…individual sponsors did not need to be high up in the organization. HR professionals and school teams typically trusted the recommendations of even the most junior firm employees. Insider-outsider status was more salient than vertical position within a firm. First-year analysts or associates could successfully push through an individual they knew from class, athletics, extracurricular activities, their hometowns, or word-of-mouth to the interview phase, provided that they could successfully get the application on the “right desk,” in person or via email…In addition, the tie to an individual sponsor did not have to be strong.I'll keep my eye open for this book. Could be interesting.
For all the talk about Old Boys Clubs and other such mythical beasts of the fevered imagination of Social Justice Warriors, the above description reads much more true. Sure, there are group affiliations but rarely of a singular nature. In other words, it is imagined that there is discriminatory favoritism based on where you graduated from school, what social club you belong to, etc. As with all imaginary root causes, it does have a grain of truth.
People in dynamic, competitive, uncertain systems always face the issue of dealing with strangers (as peers, subordinates, bosses, clients, suppliers, etc.) about whom they know very little. It costs time and money and risk to get to know them in greater depth, an action also constrained by the reality that there are only 24 hours in the day. Faced with this dilemma people do tend to fall back on heuristics and stereotypes but they also fall back on affiliative groups.
If I am hiring a new staff consultant, there is only a small amount I can glean from an interview and a resume and even from a background check. I will know something more than nothing, but not near enough to make an accurate prediction as to whether this person will be net additive to the organization's value. However, if someone I know also knows this candidate and is willing to endorse them, all of a sudden I have a lot of indirect information. The recommender has skin in the game because they would not make a recommendation that might put our own relationship in jeopardy. Consequently such a recommendation carries a lot of weight. In addition, someone from my affiliative social network who also knows this candidate is able to match knowledge of me and the candidate in a more impartial fashion.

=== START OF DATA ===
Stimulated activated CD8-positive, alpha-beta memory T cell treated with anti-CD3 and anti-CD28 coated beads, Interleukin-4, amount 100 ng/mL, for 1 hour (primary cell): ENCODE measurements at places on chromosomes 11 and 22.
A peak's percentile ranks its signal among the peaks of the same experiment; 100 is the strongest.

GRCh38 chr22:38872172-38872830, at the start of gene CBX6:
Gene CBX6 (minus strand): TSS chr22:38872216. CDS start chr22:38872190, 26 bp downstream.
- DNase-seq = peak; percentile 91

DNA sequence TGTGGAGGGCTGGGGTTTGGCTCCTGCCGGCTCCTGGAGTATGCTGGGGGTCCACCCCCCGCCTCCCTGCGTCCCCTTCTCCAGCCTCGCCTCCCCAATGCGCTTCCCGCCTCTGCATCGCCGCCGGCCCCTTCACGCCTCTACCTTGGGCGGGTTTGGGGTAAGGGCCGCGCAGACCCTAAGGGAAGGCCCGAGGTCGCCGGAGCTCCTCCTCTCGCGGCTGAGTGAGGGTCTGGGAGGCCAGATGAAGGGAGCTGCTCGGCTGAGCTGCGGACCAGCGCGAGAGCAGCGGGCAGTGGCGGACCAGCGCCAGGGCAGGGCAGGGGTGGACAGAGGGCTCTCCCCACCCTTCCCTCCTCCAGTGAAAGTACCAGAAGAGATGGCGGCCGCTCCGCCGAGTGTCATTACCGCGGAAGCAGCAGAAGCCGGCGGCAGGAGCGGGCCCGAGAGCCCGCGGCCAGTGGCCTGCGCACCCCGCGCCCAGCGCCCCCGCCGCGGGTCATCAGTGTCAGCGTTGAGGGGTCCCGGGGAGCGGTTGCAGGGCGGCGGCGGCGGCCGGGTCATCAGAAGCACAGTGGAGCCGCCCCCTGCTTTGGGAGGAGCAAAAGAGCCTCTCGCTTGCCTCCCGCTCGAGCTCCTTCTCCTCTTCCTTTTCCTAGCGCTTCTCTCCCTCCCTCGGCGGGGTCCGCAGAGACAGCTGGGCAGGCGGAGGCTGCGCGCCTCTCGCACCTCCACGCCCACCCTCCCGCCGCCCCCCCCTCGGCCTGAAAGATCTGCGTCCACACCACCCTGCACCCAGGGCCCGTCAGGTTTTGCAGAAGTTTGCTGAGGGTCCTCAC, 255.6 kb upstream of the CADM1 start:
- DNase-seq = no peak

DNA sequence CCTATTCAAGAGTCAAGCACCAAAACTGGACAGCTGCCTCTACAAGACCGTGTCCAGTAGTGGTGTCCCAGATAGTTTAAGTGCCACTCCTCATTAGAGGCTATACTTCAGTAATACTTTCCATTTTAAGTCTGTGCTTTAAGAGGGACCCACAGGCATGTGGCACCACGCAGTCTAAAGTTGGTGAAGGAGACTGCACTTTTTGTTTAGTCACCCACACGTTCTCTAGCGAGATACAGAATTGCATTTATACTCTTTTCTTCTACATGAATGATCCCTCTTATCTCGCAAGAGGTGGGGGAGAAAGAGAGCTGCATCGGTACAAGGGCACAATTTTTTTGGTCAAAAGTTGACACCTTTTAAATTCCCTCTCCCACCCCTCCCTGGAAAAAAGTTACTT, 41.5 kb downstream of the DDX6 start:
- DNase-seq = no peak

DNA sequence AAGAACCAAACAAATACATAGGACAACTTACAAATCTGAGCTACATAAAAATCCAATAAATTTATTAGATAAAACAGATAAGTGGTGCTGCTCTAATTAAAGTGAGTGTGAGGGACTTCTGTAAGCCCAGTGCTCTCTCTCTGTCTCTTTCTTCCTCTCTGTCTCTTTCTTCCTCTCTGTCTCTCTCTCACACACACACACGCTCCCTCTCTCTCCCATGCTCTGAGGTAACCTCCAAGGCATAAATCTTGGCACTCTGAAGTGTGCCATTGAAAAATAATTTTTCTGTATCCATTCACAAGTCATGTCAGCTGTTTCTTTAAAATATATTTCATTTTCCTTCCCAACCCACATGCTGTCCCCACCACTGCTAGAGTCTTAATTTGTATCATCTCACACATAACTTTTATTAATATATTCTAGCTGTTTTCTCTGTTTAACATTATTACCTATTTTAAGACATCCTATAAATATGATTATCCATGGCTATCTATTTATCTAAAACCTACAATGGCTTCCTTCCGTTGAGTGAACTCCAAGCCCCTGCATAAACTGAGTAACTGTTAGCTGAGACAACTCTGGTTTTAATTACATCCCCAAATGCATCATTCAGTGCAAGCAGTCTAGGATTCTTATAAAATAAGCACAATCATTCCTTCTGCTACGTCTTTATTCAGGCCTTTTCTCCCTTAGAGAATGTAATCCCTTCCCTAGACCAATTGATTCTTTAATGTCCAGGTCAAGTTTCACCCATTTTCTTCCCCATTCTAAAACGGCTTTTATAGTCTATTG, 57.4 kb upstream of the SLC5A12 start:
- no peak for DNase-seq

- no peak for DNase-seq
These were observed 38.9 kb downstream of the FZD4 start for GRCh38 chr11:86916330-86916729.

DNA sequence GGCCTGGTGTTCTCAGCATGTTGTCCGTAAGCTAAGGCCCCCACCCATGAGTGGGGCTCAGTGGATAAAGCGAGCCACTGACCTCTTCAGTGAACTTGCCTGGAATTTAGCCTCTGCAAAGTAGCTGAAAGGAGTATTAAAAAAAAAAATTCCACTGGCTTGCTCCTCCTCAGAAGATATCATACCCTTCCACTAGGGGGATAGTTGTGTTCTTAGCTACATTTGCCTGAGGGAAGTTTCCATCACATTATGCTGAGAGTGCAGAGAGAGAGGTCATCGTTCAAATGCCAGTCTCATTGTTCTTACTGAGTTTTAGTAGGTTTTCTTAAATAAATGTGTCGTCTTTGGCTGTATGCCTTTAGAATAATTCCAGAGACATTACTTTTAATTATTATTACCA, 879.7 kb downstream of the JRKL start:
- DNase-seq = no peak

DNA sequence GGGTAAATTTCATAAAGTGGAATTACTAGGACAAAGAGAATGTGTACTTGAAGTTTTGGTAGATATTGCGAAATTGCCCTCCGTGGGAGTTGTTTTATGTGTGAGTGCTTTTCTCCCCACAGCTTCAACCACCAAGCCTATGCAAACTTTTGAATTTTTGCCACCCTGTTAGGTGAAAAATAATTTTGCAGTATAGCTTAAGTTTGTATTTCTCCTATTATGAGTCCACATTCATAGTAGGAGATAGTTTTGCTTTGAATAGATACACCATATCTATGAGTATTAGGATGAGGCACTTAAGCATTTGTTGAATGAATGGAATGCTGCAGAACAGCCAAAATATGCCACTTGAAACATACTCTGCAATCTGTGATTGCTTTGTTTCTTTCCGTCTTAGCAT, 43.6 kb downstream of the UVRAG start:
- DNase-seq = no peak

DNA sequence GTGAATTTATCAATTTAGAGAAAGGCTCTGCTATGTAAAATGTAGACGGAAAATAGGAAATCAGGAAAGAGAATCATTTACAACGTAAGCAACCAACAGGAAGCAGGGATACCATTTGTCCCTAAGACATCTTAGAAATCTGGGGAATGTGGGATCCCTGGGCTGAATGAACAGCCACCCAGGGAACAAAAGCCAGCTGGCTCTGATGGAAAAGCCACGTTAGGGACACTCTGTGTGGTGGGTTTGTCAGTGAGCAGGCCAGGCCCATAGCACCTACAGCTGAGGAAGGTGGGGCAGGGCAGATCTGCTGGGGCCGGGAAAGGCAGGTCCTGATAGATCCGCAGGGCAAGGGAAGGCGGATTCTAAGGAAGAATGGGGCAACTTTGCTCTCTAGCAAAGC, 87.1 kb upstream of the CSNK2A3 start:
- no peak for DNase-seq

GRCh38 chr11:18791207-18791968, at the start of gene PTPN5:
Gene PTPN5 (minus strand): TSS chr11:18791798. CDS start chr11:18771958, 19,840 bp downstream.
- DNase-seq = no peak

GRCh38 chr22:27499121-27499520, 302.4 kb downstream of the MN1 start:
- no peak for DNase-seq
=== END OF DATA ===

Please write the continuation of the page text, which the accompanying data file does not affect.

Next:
Where Social Justice Warriors and others go off the rails is in imagining that the Old Boys Club consists of some insular, selective, restricted group based on historical stereotypes. The reality is that we are all members of many and disparate voluntary self-selected affiliative associations including church, business, university, high school, sports teams, professional associations, clubs, neighborhood associations, political groups, volunteer associations, etc. The number is effectively limitless.
If I am in business I look to all these affiliations, in which there is usually some form of intra-group facilitation and assistance, for business leads, introductions, wisdom, experience, recommendations, endorsements, etc.
The old trope that business deals get done in an Old Boy's Club is true to the extent that the Club is all natural social affiliations any individual has and is false to the extent that it is intended to indicate some stable group of individuals tightly linked and mutually reinforcing at the expense of everyone else.
By positing some fixed, stable and exclusive group of decision-makers constituted of individuals that club together based on birth or education, SJWs send people down the wrong path. That is not how decisions are made and until individuals recognize that much more of the outcome rests in their own decisions, then they will be wasting their time attacking the chimera of the Old Boys Club instead of building their own affiliative social networks and they will not progress.